Earlier this summer, I was walking to my mailbox when I spotted a snake on my sidewalk. It was a tiny ribbon snake, completely harmless, yet I was barefoot and I immediately jumped back. My heart was racing, my breathing rate increased, my palms got sweaty. And then, I noticed the snake wasn’t moving. It wasn’t moving because it was a string my kids had left in the yard. I had been certain though, not only that I had crossed paths with a snake, but also that it was a specific species of snake I’d seen in my yard before.
All of this happened in lightning fast time due to my cognitive biases. We all have cognitive biases. They are a helpful tool that make it easier for us to make quick decisions when we don’t have time to think through every possibility. Unfortunately, cognitive biases aren’t limited to distinguishing the difference between a string, a stick, or a snake. These biases also come into play when we are researching a topic, or weighing the pros and cons of a decision. Anytime we interpret information from the world around us, we are using our cognitive biases to simplify the process. When evaluating information, the “Hey, that makes sense” thought is an important first step, but also a sign that cognitive bias has come into play.
None of us are immune to this process, though many of us suffer from “blind spot bias”, which means we can easily spot cognitive bias in others while believing we are less biased than average. Moving past blind spot bias is the first step toward being less influenced by your biases. Once you learn more about biases and recognize the ones you’re most susceptible to, they will have less effect on your decision making. Following are five common biases that may affect the work of birth and lactation professionals:
Humans tend to pay more attention to the information that agrees with their pre-conceived opinion. Especially with current internet algorithms, we may find ourselves in a “bubble” where everything we find agrees with us. You can work around this bias by purposely seeking out information with an opposing opinion.
In birth and lactation work, it’s common for us to hear, “when I was a kid we xyz, and I turned out just fine.” It can be difficult to remember that those who did not turn out fine aren’t here to share their experiences.
This bias is often combined with the “neglect of probability” bias. We tend to put more weight on the outcome/situation we have seen more often, regardless of the actual probability of that event. Or, we may overestimate the incidence of an unlikely event because we have had an emotionally charged encounter with that rare event.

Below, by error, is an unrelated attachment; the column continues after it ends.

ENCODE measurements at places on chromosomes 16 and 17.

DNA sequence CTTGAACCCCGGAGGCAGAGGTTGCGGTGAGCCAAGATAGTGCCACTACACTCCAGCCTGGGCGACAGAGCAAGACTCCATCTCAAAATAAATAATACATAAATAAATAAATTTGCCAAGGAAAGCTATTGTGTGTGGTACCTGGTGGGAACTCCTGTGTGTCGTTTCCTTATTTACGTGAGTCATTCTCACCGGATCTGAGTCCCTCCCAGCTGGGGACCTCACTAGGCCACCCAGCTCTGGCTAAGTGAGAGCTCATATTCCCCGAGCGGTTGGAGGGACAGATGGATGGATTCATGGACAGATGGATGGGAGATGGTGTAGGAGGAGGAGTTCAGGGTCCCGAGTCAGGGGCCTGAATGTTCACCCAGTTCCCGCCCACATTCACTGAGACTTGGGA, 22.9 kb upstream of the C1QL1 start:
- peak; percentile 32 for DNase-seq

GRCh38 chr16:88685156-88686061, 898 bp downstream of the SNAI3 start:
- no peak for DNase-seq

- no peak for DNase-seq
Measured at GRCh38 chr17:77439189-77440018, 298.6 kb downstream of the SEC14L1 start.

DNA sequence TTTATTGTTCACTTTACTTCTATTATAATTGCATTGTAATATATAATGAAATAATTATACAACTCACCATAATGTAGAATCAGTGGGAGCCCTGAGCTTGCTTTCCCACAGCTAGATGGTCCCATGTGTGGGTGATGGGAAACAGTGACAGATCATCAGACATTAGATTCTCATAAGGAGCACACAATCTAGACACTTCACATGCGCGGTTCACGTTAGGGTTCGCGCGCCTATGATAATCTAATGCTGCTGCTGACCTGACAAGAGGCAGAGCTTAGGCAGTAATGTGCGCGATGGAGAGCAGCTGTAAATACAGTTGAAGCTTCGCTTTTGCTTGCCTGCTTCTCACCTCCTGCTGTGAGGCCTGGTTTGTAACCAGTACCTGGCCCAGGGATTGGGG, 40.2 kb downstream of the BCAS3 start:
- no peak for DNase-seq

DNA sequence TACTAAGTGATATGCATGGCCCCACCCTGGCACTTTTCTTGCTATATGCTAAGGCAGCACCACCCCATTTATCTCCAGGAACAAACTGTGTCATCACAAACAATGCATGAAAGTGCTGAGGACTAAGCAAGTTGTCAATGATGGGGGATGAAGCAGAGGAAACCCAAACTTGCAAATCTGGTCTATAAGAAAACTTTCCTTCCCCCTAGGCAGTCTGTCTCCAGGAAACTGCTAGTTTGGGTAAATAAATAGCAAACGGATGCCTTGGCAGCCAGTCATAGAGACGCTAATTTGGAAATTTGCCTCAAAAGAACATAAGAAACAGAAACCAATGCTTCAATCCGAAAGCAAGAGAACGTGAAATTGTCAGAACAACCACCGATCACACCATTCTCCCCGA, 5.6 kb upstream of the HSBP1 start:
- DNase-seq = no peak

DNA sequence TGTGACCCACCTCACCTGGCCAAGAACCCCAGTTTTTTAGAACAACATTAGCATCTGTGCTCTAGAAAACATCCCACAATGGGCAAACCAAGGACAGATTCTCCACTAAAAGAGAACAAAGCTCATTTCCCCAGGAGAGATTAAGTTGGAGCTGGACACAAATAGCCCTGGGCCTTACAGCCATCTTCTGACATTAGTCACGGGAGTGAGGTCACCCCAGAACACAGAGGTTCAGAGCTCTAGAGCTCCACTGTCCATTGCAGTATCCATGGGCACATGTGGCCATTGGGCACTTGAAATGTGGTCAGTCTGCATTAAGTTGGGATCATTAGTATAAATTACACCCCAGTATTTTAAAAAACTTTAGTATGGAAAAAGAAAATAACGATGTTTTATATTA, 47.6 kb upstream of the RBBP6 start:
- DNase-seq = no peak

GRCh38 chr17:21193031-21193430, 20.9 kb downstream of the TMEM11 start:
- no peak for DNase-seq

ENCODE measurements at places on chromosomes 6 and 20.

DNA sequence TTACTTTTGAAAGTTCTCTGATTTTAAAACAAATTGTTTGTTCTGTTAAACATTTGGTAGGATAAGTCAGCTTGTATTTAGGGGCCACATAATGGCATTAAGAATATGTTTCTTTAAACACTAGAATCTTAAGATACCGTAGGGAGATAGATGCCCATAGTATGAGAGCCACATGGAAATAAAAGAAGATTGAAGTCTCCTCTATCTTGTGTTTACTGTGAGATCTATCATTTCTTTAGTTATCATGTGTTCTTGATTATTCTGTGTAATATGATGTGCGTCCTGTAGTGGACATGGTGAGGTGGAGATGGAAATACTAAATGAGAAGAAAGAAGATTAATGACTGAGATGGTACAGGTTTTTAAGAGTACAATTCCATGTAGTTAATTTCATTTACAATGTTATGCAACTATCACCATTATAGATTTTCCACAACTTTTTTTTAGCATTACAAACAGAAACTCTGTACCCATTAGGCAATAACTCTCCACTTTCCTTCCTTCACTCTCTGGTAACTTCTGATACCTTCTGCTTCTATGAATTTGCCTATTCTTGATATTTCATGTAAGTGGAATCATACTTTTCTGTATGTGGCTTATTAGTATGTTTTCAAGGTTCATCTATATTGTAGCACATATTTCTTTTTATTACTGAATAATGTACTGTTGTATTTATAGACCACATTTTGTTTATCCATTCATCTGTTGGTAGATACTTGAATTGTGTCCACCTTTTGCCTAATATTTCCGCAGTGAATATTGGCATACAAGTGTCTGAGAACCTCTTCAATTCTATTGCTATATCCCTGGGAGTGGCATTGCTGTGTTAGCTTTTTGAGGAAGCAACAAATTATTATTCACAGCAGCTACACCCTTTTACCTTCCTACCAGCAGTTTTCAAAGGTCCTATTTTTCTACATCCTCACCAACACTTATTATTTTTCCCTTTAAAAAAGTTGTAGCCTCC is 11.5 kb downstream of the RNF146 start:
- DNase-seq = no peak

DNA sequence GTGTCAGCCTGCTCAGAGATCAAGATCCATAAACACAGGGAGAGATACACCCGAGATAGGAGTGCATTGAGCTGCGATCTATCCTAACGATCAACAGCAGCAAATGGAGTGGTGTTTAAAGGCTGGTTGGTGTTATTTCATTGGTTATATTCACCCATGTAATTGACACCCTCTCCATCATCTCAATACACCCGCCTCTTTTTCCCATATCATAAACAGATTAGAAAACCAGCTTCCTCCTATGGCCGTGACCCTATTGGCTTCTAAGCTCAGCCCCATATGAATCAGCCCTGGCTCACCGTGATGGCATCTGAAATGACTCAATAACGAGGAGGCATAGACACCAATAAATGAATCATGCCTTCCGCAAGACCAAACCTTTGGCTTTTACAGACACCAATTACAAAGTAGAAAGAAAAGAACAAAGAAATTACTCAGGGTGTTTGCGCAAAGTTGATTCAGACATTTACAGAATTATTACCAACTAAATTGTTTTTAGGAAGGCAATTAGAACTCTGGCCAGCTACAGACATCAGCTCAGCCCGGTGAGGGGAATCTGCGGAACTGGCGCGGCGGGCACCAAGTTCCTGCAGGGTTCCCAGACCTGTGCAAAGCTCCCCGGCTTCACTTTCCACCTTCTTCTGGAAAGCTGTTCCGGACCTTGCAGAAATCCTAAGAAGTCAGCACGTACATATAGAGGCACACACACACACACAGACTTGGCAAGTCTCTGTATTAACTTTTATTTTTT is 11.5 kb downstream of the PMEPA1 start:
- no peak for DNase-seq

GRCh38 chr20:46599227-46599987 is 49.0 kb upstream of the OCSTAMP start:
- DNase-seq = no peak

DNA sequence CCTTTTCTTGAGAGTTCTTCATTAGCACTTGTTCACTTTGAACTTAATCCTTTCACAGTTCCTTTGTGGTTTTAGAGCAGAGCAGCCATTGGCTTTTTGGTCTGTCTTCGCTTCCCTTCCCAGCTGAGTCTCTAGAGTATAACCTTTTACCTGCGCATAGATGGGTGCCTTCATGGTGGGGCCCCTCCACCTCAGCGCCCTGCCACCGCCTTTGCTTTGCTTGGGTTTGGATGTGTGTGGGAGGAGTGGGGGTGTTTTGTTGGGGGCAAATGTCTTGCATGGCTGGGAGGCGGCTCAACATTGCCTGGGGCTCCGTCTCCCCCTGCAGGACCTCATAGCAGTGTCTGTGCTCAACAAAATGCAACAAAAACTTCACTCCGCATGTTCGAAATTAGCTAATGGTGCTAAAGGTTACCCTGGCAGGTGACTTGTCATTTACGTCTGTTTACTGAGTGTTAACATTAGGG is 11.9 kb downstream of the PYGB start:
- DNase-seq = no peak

Also related to “neglect of probability” is the outcome bias. This is when we judge a decision based on its eventual outcome, even if that outcome was based on chance or statistically unlikely. Staying within our scope of practice helps us avoid making questionable or potentially harmful decisions due to an outcome bias.
Curse of Knowledge
Our knowledge can sometimes be a detriment when we are talking to new parents or students that have less background than we do. The Curse of Knowledge bias prevents us from understanding what it is like to learn information without any background knowledge in the topic. Class and client evaluations will help you be sure your education methods are effective for new learners.
BS, IBCLC, CLE®
Kimberly Hill, BS, IBCLC, CLE® currently is the owner of Mom’s Milk B/CS, a private lactation practice in Central Texas. She earned her Bachelor of Science degree in Biology in 2002 and became an International Board Certified Lactation Consultant in 2007. She has extensive clinical experience from helping well over 1,000 families with situations ranging from basic latch difficulties to assisting in the diagnosis and treatment of an extremely rare genetic disorder. Kimberly has a passion for bringing affordable, quality lactation support to all families and enjoys teaching in the Lactation Educator program where she knows that each student may, in turn, touch the lives of hundreds of families. Kimberly has been married since 2003 and has three wonderful daughters.